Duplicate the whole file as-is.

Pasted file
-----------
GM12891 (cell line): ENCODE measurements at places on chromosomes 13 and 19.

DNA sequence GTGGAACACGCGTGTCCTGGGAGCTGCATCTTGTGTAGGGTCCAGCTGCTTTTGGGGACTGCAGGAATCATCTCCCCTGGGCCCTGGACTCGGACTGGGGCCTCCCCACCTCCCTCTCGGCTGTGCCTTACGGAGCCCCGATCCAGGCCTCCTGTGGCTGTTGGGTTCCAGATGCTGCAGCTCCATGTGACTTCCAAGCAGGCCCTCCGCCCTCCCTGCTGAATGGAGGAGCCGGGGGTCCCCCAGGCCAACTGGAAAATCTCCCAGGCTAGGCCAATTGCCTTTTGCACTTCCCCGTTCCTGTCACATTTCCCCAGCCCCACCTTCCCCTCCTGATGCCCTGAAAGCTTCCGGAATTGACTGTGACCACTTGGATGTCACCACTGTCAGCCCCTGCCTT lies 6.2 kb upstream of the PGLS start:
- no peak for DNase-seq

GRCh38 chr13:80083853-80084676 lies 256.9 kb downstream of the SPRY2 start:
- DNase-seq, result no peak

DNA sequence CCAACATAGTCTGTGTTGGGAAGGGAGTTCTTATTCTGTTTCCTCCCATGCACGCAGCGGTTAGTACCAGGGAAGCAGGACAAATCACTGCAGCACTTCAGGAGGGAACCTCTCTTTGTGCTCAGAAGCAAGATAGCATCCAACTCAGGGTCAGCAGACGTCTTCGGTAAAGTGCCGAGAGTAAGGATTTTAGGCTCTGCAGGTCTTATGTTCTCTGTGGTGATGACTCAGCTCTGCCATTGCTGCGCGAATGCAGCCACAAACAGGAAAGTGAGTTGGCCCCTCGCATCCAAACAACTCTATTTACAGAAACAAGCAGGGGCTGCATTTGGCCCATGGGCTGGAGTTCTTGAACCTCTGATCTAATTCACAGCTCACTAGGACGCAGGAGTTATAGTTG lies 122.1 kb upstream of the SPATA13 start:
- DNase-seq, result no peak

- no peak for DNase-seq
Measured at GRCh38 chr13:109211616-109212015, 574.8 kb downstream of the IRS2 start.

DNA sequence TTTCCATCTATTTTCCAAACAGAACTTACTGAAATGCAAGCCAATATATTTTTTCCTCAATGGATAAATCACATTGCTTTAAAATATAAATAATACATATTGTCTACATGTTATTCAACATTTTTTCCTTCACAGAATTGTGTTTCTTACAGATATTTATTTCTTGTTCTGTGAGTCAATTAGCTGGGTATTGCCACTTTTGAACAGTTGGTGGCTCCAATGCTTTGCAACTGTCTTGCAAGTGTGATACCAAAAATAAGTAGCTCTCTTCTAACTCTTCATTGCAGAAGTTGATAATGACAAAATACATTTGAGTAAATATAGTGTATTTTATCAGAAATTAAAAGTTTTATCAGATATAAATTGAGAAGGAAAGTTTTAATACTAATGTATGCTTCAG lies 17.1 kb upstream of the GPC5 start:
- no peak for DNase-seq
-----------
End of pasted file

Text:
GM12891 (cell line): ENCODE measurements at places on chromosomes 13 and 19.

DNA sequence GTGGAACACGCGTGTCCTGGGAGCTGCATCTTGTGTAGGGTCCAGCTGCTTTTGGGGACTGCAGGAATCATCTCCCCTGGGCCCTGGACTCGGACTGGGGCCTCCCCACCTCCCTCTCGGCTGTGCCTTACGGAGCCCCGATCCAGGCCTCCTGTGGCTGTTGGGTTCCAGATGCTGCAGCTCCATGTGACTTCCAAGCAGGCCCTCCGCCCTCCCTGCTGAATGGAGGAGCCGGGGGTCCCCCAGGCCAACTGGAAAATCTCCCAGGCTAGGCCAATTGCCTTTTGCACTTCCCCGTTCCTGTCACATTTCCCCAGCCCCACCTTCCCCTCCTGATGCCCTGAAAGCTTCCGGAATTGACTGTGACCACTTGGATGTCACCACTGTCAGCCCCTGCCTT lies 6.2 kb upstream of the PGLS start:
- no peak for DNase-seq

GRCh38 chr13:80083853-80084676 lies 256.9 kb downstream of the SPRY2 start:
- DNase-seq, result no peak

DNA sequence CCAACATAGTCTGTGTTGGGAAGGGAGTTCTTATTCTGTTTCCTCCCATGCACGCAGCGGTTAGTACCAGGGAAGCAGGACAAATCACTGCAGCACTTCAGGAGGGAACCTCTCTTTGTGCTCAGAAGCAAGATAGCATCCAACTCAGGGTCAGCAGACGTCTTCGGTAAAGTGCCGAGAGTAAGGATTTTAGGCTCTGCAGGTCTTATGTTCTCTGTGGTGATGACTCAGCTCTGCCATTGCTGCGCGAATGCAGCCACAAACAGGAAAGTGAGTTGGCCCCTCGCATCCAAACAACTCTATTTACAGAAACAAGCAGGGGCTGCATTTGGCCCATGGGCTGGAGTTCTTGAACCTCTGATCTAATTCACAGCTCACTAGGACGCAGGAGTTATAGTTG lies 122.1 kb upstream of the SPATA13 start:
- DNase-seq, result no peak

- no peak for DNase-seq
Measured at GRCh38 chr13:109211616-109212015, 574.8 kb downstream of the IRS2 start.

DNA sequence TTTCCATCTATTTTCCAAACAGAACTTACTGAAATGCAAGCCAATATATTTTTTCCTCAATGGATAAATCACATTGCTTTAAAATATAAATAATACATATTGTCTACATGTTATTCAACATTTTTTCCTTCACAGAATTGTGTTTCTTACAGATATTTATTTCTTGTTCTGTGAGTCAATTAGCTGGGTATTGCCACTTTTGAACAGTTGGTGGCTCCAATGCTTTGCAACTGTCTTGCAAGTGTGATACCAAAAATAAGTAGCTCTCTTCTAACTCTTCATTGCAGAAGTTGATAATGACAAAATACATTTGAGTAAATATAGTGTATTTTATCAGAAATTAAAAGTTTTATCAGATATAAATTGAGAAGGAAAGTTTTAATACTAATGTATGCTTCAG lies 17.1 kb upstream of the GPC5 start:
- no peak for DNase-seq